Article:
Contusions are the most common injury, and minor/moderate injuries predominate. Extrinsic risk factors for youth soccer include: dangerous play, play on small fields, and inclusion of youth players on adult teams. The most important intrinsic risk factor is the relation of knee injury and female gender.
Nine studies on the prevention of soccer injuries were found in the literature. There is some evidence that multi-modal intervention programmes result in a general reduction in injuries. Ankle sprains can be prevented by external ankle supports and proprioceptive/coordination training, especially in athletes with previous ankle sprains.
Youth soccer has a greater reported injury rate than many other contact sports, and recent studies suggest that injury rates are increasing. Large increases in the incidence of concussions in youth soccer have been reported, and anterior cruciate ligament injuries remain a significant problem in this sport, particularly among female athletes.
In order to study the incidence and mechanisms of injury in soccer and to recommend prophylactic measures, 180 players in a senior male soccer division were followed prospectively for 1 yr. Attendance records for games and practice sessions were kept, and all injuries were examined and treated by th …
Information about soccer injuries is required to develop prevention and rehabilitation programmes. Most soccer injuries occur in the lower extremities. This type of injury is reviewed here. Definitions of injury, injury rate, injury percentage, mechanism of injury, anatomical region of injury, type of injury, and severity of injury are summarised. In each section, a description and summary of the data are provided.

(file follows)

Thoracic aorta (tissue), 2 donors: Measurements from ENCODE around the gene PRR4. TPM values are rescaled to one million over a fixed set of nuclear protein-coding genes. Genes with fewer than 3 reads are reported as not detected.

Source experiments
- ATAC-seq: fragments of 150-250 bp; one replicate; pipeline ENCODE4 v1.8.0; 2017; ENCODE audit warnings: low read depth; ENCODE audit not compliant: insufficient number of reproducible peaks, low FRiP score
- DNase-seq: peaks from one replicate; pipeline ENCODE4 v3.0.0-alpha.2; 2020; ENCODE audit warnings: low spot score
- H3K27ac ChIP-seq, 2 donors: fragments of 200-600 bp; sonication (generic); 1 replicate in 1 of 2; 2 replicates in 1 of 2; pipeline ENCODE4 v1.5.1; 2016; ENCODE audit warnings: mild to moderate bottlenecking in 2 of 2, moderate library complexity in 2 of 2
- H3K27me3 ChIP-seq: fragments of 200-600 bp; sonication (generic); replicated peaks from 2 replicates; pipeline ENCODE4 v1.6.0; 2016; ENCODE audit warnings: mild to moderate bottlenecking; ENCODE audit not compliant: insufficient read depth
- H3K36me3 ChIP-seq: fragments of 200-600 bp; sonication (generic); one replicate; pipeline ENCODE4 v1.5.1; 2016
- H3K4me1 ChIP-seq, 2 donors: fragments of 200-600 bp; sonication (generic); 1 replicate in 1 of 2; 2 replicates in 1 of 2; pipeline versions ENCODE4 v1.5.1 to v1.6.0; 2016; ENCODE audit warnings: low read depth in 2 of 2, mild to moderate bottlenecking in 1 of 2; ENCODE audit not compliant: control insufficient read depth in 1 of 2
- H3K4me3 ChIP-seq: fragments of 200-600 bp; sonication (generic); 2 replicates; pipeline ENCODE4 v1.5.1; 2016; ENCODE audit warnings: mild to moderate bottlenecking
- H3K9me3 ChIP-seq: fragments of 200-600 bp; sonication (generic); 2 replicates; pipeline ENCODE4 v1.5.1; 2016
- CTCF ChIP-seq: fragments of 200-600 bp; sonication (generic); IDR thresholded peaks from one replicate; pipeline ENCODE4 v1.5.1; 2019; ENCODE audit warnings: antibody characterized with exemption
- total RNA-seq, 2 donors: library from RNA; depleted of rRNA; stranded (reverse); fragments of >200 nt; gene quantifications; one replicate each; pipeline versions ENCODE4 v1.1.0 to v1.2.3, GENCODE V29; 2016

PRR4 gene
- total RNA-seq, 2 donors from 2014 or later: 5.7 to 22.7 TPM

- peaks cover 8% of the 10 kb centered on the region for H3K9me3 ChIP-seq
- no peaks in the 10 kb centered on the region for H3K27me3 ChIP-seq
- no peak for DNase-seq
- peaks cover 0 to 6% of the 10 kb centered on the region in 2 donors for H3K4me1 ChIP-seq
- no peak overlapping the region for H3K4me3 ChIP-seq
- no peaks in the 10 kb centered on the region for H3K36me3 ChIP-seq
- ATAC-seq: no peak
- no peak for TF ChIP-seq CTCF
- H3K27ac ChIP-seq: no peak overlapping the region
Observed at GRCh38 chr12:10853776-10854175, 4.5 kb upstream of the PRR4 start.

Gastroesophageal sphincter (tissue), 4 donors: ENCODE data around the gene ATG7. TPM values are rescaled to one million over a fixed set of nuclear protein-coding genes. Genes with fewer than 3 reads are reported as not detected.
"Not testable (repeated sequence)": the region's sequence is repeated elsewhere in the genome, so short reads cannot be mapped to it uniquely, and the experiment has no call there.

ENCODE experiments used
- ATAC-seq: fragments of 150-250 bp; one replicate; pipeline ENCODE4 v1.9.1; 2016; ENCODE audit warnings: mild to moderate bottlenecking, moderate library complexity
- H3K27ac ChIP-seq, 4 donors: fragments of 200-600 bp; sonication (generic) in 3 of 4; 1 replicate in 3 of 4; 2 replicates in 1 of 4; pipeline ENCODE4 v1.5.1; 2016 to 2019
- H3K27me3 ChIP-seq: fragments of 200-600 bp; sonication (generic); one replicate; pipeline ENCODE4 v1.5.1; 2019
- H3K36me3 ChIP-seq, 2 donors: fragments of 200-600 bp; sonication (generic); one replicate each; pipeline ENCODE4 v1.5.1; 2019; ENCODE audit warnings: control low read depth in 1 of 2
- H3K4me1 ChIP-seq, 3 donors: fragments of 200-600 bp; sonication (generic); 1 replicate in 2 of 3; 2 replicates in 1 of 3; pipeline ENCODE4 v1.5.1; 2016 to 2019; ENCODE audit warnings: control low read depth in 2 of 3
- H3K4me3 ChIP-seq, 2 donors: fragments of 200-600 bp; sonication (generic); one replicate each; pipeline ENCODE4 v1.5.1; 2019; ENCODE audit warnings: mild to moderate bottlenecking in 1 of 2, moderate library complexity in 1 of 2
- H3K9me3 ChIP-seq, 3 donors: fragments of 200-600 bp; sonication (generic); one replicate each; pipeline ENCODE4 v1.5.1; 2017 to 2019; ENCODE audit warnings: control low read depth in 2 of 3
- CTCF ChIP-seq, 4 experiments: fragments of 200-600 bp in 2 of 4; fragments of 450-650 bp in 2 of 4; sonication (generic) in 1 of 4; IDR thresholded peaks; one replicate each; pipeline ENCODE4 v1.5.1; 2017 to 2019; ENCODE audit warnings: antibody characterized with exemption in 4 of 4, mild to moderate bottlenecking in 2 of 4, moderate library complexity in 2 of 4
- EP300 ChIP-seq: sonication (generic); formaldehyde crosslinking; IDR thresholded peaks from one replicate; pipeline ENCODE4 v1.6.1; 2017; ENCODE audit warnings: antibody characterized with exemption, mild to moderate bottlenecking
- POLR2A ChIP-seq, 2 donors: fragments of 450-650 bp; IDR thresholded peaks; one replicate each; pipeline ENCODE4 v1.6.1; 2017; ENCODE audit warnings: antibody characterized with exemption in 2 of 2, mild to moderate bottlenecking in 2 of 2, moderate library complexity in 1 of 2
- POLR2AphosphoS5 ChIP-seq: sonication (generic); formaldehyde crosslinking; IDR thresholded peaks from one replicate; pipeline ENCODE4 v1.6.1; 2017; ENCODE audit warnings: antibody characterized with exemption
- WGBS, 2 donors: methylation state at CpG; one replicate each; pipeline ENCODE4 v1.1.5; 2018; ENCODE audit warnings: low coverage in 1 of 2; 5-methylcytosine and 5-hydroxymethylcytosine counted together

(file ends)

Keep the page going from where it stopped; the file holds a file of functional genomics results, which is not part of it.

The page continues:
Abstract. Fifty-five male soccer players organized in three teams, one high and two lower ranking, were followed prospectively during 1 year to register the rate, type and severity of injuries in highly skilled and low-skilled players.
Grade I injuries are mild with no loss of strength or function, minimal loss of musculotendinous unit structural integrity, and low-grade inflammation. Grade II injuries include partial or incomplete tears and present with moderate loss of strength. There may be muscular edema and hematoma locally.
RESULTS AND DISCUSSION. As a typical contact sport, soccer may result in various injuries. The majority of them affect talocrural joint, knee or inguinal region, however; 4% to 22% of all soccer injuries are related to head injuries with the incidence of 1.7 injuries per 1000 playing hours (7-13).
Across all divisions and seasons, the rate of game injuries (13.8 per 1000 A-Es, 95% CI = 13.7, 13.9) was 3.5 times higher than the rate of practice injuries (4.0 per 1000 A-Es, 95% CI = 3.9, 4.0). These rates equate to 1 injury every 2 games and 1 injury every 5 practices for a team of 50 participants.